Serbs and Albanians fear the rising threat of war Violence escalates near Kosovo battle zone

June 07, 1998|By Bill Glauber | Bill Glauber,SUN FOREIGN STAFF

GRACANICA, Yugoslavia -- Inside a 14th-century Serbian Orthodox monastery where 15 nuns nurture faith and make honey, Snezena Stojanovic ponders battles raging nearby. The armed struggle for Kosovo edges ever closer to this peaceful place, and the 26-year-old Serb worries about the neighboring town of ethnic Albanians.

"We could never shoot at their town," she says. "I sincerely hope they couldn't do the same with us. But one never knows."

Afrim Demaj, 24, an ethnic Albanian, lives in the next town, which is dominated by a mosque. He, too, worries about war. He, too, worries about his neighbors.

"There have been massacres and ethnic cleansing in a part of our country," he says. "I'm sure it's going to happen here. We can't wait for that moment."

Kosovo seems at the threshold of more internecine Balkan bloodshed, and people like Stojanovic and Demaj are on a collision course. Both seem to sense that the war is coming.

More than 250 people have been killed, and tens of thousands have been forced to flee since fighting flared in February in the province, where ethnic Albanians outnumber Serbs 9 to 1. The ethnic Albanians are seeking Kosovo's independence from Serbia. But to many Serbs, this verdant land dotted with churches and a historic battlefield is virtually holy ground, the bedrock of their nation.

Last week, Serbian security forces directed by Yugoslav President Slobodan Milosevic accelerated their campaign in southwestern Kosovo to root out elements of the secessionist guerrilla force known as the Kosovo Liberation Army. Closing the area to outsiders, Serbian police and military units razed villages as thousands raced for their lives into the hills and woods and 5,000 refugees made a perilous journey into the mountains and misery of Albania, Europe's poorest country.

The nightmare possibility is of a Balkan war drawing in neighboring Albania and Macedonia -- which has its own Albanian minority -- and unrest in Macedonia then arousing Greece, Turkey and Bulgaria, all of which have territorial and religious stakes in Macedonia. In the face of this, Western powers have been doing a lot of hand-wringing and threatening but not taking much action.

A United Nations peacekeeping force that includes about 340 Americans has been stationed in Macedonia since 1992. NATO chiefs have not yet taken a decision about sending troops to seal Albania's borders, which are so porous that arms and mercenaries flow into the region.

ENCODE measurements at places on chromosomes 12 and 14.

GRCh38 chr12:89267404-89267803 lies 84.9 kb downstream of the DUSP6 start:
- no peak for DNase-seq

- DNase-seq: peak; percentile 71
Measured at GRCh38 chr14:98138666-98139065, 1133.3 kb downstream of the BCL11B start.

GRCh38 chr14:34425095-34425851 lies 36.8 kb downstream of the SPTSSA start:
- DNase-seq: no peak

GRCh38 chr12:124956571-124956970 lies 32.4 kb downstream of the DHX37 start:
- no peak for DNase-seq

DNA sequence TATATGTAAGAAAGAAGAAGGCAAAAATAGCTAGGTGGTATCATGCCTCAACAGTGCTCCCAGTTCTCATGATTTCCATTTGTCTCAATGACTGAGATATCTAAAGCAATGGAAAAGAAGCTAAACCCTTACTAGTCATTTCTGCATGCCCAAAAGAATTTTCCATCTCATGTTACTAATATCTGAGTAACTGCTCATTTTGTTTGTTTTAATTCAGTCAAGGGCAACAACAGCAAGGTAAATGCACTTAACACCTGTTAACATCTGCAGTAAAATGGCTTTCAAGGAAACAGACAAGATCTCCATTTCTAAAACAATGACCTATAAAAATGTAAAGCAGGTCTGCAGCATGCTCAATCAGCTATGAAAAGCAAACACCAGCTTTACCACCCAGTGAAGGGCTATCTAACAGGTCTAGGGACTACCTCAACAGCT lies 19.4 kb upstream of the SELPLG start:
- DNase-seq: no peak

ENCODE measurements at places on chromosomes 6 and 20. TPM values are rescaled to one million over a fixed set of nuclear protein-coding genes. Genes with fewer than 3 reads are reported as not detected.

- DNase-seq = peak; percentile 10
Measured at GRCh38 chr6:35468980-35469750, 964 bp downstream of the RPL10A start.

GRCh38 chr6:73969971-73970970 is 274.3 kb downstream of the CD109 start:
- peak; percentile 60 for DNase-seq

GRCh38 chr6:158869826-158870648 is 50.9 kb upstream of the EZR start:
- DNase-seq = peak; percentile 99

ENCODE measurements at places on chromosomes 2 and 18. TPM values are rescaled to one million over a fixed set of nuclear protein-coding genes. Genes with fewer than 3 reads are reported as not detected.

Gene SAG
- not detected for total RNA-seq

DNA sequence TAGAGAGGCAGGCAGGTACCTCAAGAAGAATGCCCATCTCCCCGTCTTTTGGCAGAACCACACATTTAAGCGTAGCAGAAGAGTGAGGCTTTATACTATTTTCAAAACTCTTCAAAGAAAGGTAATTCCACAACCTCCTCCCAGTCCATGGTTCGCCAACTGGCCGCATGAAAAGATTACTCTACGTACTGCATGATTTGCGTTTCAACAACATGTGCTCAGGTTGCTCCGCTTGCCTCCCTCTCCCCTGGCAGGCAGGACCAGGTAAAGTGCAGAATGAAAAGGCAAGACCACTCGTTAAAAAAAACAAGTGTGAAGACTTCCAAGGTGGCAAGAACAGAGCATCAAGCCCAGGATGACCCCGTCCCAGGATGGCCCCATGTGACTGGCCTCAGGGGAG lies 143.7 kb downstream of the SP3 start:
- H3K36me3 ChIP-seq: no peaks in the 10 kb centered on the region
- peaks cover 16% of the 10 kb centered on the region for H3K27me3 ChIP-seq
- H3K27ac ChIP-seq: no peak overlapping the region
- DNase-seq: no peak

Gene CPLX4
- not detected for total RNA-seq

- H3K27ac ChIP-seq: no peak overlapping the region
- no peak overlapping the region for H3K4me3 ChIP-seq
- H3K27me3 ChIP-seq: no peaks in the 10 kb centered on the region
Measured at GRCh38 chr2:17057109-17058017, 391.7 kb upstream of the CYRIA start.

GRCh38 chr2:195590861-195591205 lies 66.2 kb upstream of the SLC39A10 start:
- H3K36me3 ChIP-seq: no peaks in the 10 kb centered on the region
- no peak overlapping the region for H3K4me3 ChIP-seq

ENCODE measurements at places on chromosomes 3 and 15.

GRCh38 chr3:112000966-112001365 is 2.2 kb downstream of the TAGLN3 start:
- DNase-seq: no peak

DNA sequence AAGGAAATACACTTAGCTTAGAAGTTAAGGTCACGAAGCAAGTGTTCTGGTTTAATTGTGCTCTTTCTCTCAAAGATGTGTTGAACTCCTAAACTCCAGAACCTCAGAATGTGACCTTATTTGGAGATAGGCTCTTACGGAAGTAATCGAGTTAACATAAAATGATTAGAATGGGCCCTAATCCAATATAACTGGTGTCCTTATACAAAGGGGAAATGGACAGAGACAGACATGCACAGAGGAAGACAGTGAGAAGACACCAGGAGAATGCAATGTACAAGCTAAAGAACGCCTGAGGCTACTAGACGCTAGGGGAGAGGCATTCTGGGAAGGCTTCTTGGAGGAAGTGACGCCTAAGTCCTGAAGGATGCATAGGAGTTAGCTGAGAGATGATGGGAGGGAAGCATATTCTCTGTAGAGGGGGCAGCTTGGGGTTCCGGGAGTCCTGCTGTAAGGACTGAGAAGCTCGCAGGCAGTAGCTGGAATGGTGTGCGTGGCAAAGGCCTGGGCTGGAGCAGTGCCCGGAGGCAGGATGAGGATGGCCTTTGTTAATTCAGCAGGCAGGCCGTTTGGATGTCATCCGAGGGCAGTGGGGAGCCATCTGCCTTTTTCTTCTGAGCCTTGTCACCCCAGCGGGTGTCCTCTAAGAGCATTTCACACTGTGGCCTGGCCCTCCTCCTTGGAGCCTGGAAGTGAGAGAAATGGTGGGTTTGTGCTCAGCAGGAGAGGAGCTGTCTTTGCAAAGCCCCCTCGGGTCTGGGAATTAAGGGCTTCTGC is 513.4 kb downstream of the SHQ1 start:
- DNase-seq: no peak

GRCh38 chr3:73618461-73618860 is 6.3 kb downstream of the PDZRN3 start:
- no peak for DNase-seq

Separate struggles

For those who live close to the battle zone, frayed nerves mix with daily chores as the late spring sun beats down.

This is a land where two peoples remain separate, from the schools they attend, to the cafes where they socialize to the newspapers they read to the television news they watch.

In the Kosovo capital of Pristina, there are daily demonstrations by ethnic Albanians seeking independence. And the reasons for their unhappiness are evident. They make up all but a tenth of Kosovo's 1.8 million population but are treated as second-class citizens.

An example is an elementary school that is divided by a wall -- Serbs on one side in sparkling classrooms and ethnic Albanians on the other in rooms so crowded that there are four shifts a day. The schools have different names, use different languages and teach different versions of the same history.

The politicians talk of a sustained struggle.

"We have not enough force to beat the Serbs, and they have not enough force to beat us. We are in a clinch," says Adem Demaci, the ethnic Albanian president of the Parliamentary Party of Kosovo. Demaci, 62, jailed for 28 years for trying to overthrow the former Communist regime, preaches peace, yet girds for war.

"I'm afraid this situation will continue maybe two, 2 1/2 years to the finish," he says. "I think the KLA will gain and gain every day, and the Serbs will tire and tire."

But Radovan Urosevic, director of the Serbian-led Media Center of Pristina, says the security forces "are very certain they can manage the situation."

"Normal Serbs would like to see a normal life here and live with Albanians," he says. "We don't have to love each other like crazy. But we have to respect each other. Kosovo can provide a nice life."

Widespread tension

Outside the capital, there is tension as Serbian police, armed with Kalashnikovs, set up checkpoints. Military convoys rumble by. Atop one mountain west of Pristina, Serbian artillery sits covered with camouflage netting.

Travel is difficult. The advice offered by the official who hands over a new batch of press credentials rings true: "You can go anywhere you like except the places you'd like to go."

In the village of Obilic, a Serbian police chief named Boza Spasic sits inside a barracks fortified by sandbags. He speaks ominously of three guards attacked by KLA members at a local mine.

"We're almost facing a war situation," he says. "We have to defend our country. They're seeking land. This is our Jerusalem. Our mountains. This land belongs to us."

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